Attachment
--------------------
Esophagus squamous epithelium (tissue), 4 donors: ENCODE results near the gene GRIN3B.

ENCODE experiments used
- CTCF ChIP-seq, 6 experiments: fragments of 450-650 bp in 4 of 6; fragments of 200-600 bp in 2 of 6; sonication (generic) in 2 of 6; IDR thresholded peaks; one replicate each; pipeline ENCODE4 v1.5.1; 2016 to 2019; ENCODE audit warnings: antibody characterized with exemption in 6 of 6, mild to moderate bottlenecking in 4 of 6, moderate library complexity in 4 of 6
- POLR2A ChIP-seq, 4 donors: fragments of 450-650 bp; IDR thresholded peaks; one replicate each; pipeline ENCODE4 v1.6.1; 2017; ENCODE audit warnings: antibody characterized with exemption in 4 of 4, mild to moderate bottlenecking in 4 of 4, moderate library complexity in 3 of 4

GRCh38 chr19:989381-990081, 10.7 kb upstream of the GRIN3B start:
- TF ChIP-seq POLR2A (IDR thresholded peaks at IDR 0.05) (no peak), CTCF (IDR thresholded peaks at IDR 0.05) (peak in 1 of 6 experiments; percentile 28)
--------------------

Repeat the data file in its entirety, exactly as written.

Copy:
Esophagus squamous epithelium (tissue), 4 donors: ENCODE results near the gene GRIN3B.

ENCODE experiments used
- CTCF ChIP-seq, 6 experiments: fragments of 450-650 bp in 4 of 6; fragments of 200-600 bp in 2 of 6; sonication (generic) in 2 of 6; IDR thresholded peaks; one replicate each; pipeline ENCODE4 v1.5.1; 2016 to 2019; ENCODE audit warnings: antibody characterized with exemption in 6 of 6, mild to moderate bottlenecking in 4 of 6, moderate library complexity in 4 of 6
- POLR2A ChIP-seq, 4 donors: fragments of 450-650 bp; IDR thresholded peaks; one replicate each; pipeline ENCODE4 v1.6.1; 2017; ENCODE audit warnings: antibody characterized with exemption in 4 of 4, mild to moderate bottlenecking in 4 of 4, moderate library complexity in 3 of 4

GRCh38 chr19:989381-990081, 10.7 kb upstream of the GRIN3B start:
- TF ChIP-seq POLR2A (IDR thresholded peaks at IDR 0.05) (no peak), CTCF (IDR thresholded peaks at IDR 0.05) (peak in 1 of 6 experiments; percentile 28)